The story of the Raja’s wife is equally fantastic. One day the king’s consort is out sunbathing by the river when she sees the waters quickly rising. She looks upstream and sees what looks like a great white mountain coming down the river. In fact, it is a great mass of sea foam.

Reaching out to touch the mysterious foam, the queen takes hold of a small girl. She carries the child back to the palace, and like the king with the Raja of Bamboo, the queen adopts the Princess of the Foam. Not surprisingly, the supernatural children grow up and fall in love.

It seems these two were made for each other. And yet, this couple does not live happily ever after. Perhaps a healthy relationship requires a little more humility and a little less parthenogenesis.

BAMBOO IN AFRICAN FOLKLORE

Nowhere else in the world does bamboo play such an important part as it does in Asia. But bamboo does grow prolifically in the west African country of Ghana. And the people of Ghana have been using bamboo for many centuries. No surprise then that we find a bamboo episode in their mythology.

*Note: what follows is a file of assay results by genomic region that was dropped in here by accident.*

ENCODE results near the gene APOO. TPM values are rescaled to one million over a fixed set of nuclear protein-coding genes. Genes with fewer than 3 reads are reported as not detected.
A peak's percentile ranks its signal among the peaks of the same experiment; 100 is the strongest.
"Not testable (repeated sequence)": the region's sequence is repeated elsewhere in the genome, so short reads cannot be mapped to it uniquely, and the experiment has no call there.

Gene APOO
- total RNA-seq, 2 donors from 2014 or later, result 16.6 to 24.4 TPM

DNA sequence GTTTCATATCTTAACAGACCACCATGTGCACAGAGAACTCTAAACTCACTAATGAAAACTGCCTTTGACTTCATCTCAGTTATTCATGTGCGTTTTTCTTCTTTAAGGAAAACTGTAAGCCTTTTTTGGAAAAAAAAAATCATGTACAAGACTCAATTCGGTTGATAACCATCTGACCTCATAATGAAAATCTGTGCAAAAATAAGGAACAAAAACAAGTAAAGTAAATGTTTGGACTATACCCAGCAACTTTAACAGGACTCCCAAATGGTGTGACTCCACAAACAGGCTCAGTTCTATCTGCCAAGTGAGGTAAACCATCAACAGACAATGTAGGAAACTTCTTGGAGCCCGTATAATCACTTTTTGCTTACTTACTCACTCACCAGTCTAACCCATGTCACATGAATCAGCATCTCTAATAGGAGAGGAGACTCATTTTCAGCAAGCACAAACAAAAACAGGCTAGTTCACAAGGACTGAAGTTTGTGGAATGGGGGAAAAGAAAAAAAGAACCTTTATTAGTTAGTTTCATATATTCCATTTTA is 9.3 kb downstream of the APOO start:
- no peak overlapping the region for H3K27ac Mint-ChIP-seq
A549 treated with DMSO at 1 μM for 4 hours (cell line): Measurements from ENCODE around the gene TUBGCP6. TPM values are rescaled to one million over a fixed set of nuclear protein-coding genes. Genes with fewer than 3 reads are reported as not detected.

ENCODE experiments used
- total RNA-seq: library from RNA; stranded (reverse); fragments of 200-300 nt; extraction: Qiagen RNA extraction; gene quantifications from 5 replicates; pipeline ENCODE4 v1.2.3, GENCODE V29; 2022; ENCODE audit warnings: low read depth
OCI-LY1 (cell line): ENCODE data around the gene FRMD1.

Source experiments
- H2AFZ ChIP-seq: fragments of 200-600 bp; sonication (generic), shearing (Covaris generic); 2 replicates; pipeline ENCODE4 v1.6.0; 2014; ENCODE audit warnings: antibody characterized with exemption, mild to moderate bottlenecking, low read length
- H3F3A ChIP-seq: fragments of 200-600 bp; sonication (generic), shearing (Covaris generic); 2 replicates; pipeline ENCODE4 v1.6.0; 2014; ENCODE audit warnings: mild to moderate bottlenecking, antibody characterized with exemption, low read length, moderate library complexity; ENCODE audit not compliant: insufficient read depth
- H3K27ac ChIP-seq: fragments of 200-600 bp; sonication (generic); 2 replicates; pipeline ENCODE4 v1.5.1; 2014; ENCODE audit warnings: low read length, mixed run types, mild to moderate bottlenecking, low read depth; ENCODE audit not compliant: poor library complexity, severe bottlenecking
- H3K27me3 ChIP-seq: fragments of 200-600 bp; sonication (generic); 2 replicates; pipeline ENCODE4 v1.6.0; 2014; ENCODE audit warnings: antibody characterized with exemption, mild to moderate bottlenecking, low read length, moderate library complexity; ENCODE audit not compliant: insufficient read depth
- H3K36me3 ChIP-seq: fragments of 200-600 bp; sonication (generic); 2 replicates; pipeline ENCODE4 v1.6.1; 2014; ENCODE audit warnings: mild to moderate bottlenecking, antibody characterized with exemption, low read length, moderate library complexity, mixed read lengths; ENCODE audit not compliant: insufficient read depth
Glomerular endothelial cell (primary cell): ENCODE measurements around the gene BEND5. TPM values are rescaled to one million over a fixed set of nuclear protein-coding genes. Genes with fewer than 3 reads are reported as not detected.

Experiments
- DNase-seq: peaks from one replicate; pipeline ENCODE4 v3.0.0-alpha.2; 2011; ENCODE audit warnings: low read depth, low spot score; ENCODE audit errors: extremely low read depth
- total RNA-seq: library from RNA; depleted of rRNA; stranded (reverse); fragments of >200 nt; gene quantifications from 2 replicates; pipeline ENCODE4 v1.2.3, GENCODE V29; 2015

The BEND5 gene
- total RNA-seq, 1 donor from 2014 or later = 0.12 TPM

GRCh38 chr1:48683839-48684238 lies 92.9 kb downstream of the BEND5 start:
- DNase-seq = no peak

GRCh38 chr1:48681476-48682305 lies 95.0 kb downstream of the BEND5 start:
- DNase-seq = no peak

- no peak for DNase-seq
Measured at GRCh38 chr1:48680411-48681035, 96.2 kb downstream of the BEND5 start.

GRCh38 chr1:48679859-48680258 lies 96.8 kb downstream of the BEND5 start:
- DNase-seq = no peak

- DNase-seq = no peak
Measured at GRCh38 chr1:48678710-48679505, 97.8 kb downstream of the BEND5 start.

The most popular character of west African legend is Anansi the Spider, a trickster character who is always making mischief. Like most tricksters, Anansi defeats his enemies not with force or violence, but with wily craft and cunning wit.

One of Anansi’s rivals in the forest is the snake. Always a symbol of treachery, the snake is powerful and dangerous, a force to be reckoned with. The spider has no chance of overpowering the snake who is mighty and strong. As usual, Anansi the spider will have to outwit him.

So the spider approaches the snake with humility, and confesses that he is no match for the serpent. Seeming to admire the snake’s great length, spider invites the him to stretch itself beside a bamboo pole so they can measure him in all his reptilian glory, and prove that he is indeed the longest animal in the forest.